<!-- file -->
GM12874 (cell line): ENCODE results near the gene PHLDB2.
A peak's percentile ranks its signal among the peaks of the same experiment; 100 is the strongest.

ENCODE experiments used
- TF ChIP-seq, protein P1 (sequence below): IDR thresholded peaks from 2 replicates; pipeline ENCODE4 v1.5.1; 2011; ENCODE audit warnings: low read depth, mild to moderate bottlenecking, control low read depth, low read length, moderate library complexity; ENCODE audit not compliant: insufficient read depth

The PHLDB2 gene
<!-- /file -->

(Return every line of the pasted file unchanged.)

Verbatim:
GM12874 (cell line): ENCODE results near the gene PHLDB2.
A peak's percentile ranks its signal among the peaks of the same experiment; 100 is the strongest.

ENCODE experiments used
- TF ChIP-seq, protein P1 (sequence below): IDR thresholded peaks from 2 replicates; pipeline ENCODE4 v1.5.1; 2011; ENCODE audit warnings: low read depth, mild to moderate bottlenecking, control low read depth, low read length, moderate library complexity; ENCODE audit not compliant: insufficient read depth

The PHLDB2 gene